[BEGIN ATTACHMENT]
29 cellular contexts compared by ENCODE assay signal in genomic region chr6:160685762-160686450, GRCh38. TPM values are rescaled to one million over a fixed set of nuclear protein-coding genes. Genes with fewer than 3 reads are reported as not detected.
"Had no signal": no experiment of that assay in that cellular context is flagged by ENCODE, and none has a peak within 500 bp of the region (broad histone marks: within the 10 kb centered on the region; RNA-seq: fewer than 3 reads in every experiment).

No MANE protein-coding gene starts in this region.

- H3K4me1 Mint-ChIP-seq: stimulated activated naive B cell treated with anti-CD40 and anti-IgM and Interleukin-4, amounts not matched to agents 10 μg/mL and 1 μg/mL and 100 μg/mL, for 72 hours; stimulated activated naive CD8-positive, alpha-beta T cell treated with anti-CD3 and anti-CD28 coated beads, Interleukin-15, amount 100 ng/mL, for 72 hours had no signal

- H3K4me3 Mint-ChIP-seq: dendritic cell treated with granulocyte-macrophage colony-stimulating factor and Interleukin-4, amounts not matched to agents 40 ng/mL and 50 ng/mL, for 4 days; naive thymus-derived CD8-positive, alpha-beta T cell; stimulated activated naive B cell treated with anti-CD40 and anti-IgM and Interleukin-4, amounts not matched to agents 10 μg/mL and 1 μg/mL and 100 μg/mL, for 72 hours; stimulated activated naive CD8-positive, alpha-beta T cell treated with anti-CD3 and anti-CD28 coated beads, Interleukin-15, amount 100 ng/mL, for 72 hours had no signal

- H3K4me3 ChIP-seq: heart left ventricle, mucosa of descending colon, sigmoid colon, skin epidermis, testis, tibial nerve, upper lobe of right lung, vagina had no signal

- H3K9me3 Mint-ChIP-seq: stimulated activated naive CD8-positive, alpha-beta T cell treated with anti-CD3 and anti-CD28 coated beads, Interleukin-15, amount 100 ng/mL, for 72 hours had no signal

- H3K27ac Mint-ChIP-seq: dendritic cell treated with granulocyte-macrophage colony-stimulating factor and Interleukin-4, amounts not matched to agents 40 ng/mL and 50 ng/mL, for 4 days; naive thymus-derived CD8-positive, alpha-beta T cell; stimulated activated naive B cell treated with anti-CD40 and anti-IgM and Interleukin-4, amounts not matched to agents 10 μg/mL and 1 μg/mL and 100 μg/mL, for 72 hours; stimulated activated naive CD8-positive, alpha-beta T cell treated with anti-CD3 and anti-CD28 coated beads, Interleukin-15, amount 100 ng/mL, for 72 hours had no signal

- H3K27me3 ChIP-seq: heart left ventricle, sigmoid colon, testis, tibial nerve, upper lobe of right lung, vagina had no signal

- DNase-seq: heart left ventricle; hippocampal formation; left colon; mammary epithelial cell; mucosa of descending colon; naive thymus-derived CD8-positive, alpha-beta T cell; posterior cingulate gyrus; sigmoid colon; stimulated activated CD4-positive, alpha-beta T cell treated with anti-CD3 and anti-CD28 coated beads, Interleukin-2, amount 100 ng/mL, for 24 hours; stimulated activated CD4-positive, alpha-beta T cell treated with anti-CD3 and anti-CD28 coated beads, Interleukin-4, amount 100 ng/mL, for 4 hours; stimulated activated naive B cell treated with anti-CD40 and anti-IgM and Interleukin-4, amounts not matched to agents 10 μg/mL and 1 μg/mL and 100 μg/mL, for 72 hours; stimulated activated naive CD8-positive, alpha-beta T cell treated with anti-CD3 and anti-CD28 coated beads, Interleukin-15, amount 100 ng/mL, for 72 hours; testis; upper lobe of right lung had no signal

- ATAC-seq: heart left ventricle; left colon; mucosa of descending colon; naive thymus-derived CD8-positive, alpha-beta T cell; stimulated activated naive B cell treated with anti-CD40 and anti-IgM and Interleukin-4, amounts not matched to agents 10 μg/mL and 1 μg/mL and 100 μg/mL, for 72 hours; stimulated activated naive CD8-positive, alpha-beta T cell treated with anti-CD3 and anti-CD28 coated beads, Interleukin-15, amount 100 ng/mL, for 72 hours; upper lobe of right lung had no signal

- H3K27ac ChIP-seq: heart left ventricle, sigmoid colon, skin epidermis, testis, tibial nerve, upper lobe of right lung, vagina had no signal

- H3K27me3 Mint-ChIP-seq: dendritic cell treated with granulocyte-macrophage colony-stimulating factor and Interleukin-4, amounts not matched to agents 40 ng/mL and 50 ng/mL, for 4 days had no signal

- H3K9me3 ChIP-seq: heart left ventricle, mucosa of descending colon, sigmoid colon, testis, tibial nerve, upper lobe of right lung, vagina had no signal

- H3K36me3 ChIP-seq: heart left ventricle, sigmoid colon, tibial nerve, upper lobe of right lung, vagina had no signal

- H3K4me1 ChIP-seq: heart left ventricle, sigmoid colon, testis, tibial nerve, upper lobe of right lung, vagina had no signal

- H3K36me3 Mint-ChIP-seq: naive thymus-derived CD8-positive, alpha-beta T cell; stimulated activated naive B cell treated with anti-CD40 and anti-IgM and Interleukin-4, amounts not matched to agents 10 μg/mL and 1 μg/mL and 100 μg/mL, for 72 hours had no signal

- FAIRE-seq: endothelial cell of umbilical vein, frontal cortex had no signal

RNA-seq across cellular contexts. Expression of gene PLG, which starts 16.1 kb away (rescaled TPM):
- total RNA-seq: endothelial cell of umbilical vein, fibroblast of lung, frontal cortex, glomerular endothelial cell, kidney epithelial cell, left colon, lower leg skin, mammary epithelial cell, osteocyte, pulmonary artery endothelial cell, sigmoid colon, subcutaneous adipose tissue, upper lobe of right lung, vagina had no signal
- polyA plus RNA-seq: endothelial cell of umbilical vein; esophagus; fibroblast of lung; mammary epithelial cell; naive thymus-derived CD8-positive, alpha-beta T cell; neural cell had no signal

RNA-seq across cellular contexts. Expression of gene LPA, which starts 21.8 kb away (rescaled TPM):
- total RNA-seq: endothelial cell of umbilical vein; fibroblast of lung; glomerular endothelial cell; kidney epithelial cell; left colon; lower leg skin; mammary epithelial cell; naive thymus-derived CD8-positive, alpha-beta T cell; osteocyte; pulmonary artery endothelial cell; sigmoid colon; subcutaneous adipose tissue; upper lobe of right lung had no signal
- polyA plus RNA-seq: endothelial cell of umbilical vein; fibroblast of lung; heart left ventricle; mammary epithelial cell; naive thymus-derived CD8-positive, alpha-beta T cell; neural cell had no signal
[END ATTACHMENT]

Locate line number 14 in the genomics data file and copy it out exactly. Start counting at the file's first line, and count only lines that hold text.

- H3K9me3 ChIP-seq: heart left ventricle, mucosa of descending colon, sigmoid colon, testis, tibial nerve, upper lobe of right lung, vagina had no signal